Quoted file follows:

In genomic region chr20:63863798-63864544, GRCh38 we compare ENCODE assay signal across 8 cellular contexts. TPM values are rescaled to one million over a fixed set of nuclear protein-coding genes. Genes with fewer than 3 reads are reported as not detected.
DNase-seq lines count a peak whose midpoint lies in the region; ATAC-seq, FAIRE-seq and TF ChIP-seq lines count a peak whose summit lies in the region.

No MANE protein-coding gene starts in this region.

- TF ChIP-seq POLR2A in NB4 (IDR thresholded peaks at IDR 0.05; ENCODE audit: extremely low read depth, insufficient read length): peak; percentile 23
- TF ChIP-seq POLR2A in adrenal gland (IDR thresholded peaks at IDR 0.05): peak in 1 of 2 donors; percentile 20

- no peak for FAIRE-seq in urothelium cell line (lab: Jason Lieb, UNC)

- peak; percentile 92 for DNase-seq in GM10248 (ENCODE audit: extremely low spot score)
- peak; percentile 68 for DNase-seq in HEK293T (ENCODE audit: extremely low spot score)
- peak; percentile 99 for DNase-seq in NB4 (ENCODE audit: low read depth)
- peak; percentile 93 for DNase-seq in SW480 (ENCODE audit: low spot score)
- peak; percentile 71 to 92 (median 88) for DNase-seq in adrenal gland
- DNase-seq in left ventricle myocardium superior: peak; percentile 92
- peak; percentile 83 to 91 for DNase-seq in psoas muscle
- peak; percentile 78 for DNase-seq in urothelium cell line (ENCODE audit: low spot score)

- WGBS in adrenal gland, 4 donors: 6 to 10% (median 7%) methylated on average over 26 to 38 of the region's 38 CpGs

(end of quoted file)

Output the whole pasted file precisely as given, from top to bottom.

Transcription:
In genomic region chr20:63863798-63864544, GRCh38 we compare ENCODE assay signal across 8 cellular contexts. TPM values are rescaled to one million over a fixed set of nuclear protein-coding genes. Genes with fewer than 3 reads are reported as not detected.
DNase-seq lines count a peak whose midpoint lies in the region; ATAC-seq, FAIRE-seq and TF ChIP-seq lines count a peak whose summit lies in the region.

No MANE protein-coding gene starts in this region.

- TF ChIP-seq POLR2A in NB4 (IDR thresholded peaks at IDR 0.05; ENCODE audit: extremely low read depth, insufficient read length): peak; percentile 23
- TF ChIP-seq POLR2A in adrenal gland (IDR thresholded peaks at IDR 0.05): peak in 1 of 2 donors; percentile 20

- no peak for FAIRE-seq in urothelium cell line (lab: Jason Lieb, UNC)

- peak; percentile 92 for DNase-seq in GM10248 (ENCODE audit: extremely low spot score)
- peak; percentile 68 for DNase-seq in HEK293T (ENCODE audit: extremely low spot score)
- peak; percentile 99 for DNase-seq in NB4 (ENCODE audit: low read depth)
- peak; percentile 93 for DNase-seq in SW480 (ENCODE audit: low spot score)
- peak; percentile 71 to 92 (median 88) for DNase-seq in adrenal gland
- DNase-seq in left ventricle myocardium superior: peak; percentile 92
- peak; percentile 83 to 91 for DNase-seq in psoas muscle
- peak; percentile 78 for DNase-seq in urothelium cell line (ENCODE audit: low spot score)

- WGBS in adrenal gland, 4 donors: 6 to 10% (median 7%) methylated on average over 26 to 38 of the region's 38 CpGs